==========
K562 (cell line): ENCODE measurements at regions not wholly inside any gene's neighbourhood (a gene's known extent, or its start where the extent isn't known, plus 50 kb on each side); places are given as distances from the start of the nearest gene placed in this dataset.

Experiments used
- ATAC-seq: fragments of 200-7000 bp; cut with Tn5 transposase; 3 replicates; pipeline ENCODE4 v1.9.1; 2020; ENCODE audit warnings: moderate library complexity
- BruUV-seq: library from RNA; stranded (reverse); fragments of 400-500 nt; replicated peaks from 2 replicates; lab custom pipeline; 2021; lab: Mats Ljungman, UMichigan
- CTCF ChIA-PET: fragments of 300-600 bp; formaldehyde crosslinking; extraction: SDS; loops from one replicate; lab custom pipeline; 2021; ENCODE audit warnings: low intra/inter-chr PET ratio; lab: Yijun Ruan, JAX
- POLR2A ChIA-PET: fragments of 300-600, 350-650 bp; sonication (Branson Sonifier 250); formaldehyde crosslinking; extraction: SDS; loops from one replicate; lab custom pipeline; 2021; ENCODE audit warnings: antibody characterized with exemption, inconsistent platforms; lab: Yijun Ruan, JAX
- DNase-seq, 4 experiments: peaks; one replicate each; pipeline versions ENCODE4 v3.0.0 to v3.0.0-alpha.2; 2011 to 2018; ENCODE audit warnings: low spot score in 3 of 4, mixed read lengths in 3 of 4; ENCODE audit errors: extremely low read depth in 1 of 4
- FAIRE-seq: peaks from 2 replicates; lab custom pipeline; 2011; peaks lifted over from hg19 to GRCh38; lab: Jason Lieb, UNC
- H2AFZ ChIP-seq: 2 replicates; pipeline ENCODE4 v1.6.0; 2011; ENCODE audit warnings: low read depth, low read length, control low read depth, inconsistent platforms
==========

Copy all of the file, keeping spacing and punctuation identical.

K562 (cell line): ENCODE measurements at regions not wholly inside any gene's neighbourhood (a gene's known extent, or its start where the extent isn't known, plus 50 kb on each side); places are given as distances from the start of the nearest gene placed in this dataset.

Experiments used
- ATAC-seq: fragments of 200-7000 bp; cut with Tn5 transposase; 3 replicates; pipeline ENCODE4 v1.9.1; 2020; ENCODE audit warnings: moderate library complexity
- BruUV-seq: library from RNA; stranded (reverse); fragments of 400-500 nt; replicated peaks from 2 replicates; lab custom pipeline; 2021; lab: Mats Ljungman, UMichigan
- CTCF ChIA-PET: fragments of 300-600 bp; formaldehyde crosslinking; extraction: SDS; loops from one replicate; lab custom pipeline; 2021; ENCODE audit warnings: low intra/inter-chr PET ratio; lab: Yijun Ruan, JAX
- POLR2A ChIA-PET: fragments of 300-600, 350-650 bp; sonication (Branson Sonifier 250); formaldehyde crosslinking; extraction: SDS; loops from one replicate; lab custom pipeline; 2021; ENCODE audit warnings: antibody characterized with exemption, inconsistent platforms; lab: Yijun Ruan, JAX
- DNase-seq, 4 experiments: peaks; one replicate each; pipeline versions ENCODE4 v3.0.0 to v3.0.0-alpha.2; 2011 to 2018; ENCODE audit warnings: low spot score in 3 of 4, mixed read lengths in 3 of 4; ENCODE audit errors: extremely low read depth in 1 of 4
- FAIRE-seq: peaks from 2 replicates; lab custom pipeline; 2011; peaks lifted over from hg19 to GRCh38; lab: Jason Lieb, UNC
- H2AFZ ChIP-seq: 2 replicates; pipeline ENCODE4 v1.6.0; 2011; ENCODE audit warnings: low read depth, low read length, control low read depth, inconsistent platforms